Previously, A24 had declined to show its films at Venice. Speaking to Variety, Barbera said: “Their attitude has changed. They’ve always had a very interesting line-up, but I was never able to convince them to invest in Venice. Luckily, that’s changed this year.”

Does politics play a part?

During the press conference Barbera spoke about Russia and Ukraine’s war, commenting on the “European democracies threatened by Putin’s imperialism.”

Documentary Freedom on Fire: Ukraine’s Fight for Freedom from director Evgeny Afineevsky is included in this year’s line-up.

Russian filmmakers were not banned from the festival, but films that were backed by the Russian state would not be included in the final selection.

Speaking about the issue, Barbera said: “We received very few films from Russia this year. There was only one Russian film I saw that I really liked, but it was funded by the Russian government so we couldn’t take it.”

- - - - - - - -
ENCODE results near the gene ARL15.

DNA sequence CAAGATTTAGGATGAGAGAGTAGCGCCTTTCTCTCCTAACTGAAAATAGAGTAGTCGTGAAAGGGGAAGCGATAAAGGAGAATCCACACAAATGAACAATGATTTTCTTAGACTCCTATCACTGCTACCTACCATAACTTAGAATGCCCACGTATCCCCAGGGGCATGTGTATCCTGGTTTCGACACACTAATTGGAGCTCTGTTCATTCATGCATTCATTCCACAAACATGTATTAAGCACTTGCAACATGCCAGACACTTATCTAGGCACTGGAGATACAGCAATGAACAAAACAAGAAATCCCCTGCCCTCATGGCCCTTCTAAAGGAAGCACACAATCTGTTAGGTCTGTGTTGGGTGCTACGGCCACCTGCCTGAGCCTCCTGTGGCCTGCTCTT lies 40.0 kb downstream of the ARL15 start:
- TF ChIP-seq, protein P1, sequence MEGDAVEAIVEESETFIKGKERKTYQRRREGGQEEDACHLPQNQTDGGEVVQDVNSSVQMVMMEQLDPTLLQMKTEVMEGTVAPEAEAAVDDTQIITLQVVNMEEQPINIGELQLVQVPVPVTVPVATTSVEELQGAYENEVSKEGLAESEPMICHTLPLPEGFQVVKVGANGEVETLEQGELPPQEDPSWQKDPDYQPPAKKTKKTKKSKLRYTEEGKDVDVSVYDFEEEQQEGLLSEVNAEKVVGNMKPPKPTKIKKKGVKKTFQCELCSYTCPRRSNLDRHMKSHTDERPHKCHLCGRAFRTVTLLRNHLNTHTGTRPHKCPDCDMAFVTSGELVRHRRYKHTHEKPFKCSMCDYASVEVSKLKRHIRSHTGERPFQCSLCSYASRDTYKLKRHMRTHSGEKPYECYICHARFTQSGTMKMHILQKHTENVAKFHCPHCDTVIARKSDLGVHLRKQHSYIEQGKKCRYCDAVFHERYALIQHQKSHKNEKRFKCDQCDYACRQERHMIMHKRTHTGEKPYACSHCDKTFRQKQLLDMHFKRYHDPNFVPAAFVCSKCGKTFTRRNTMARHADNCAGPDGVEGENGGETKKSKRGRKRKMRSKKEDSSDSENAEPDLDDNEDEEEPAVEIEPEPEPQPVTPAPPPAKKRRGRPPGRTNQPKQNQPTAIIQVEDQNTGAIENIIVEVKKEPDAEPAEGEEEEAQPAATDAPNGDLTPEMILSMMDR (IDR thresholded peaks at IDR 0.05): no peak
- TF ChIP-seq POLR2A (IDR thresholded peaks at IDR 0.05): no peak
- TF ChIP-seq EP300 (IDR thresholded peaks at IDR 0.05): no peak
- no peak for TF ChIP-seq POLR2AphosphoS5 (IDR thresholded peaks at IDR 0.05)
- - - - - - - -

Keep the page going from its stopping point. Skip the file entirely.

There are also four titles from Iran, including Jafar Panahi’s No Bears. During the conference Barbera stated his support for the Iranian directors saying that they are “only guilty of using their right to freedom of expression.”

How do the awards work?

This year the Jury is going to be headed up by Julianne Moore. There are eight major prizes at the festival, the most prestigious being the Golden Lion (Leone d’Oro) which goes to the festival’s best competition film. Last year it was awarded to Audrey Diwan’s French film Happening. Then the Grand Jury Prize is awarded to the runner-up, while the Special Jury Prize is awarded to the third best film.

The Silver Lion (Leone d’Argento) is the highest prize offered to the best director in the competition section, the Volpi Cup (Coppa Volpi) is given to the best actor, the Golden Osella is either awarded for the Best Screenplay or for the Best Technical Contribution and there is a Marcello Mastroianni Award which is for the best emerging actor.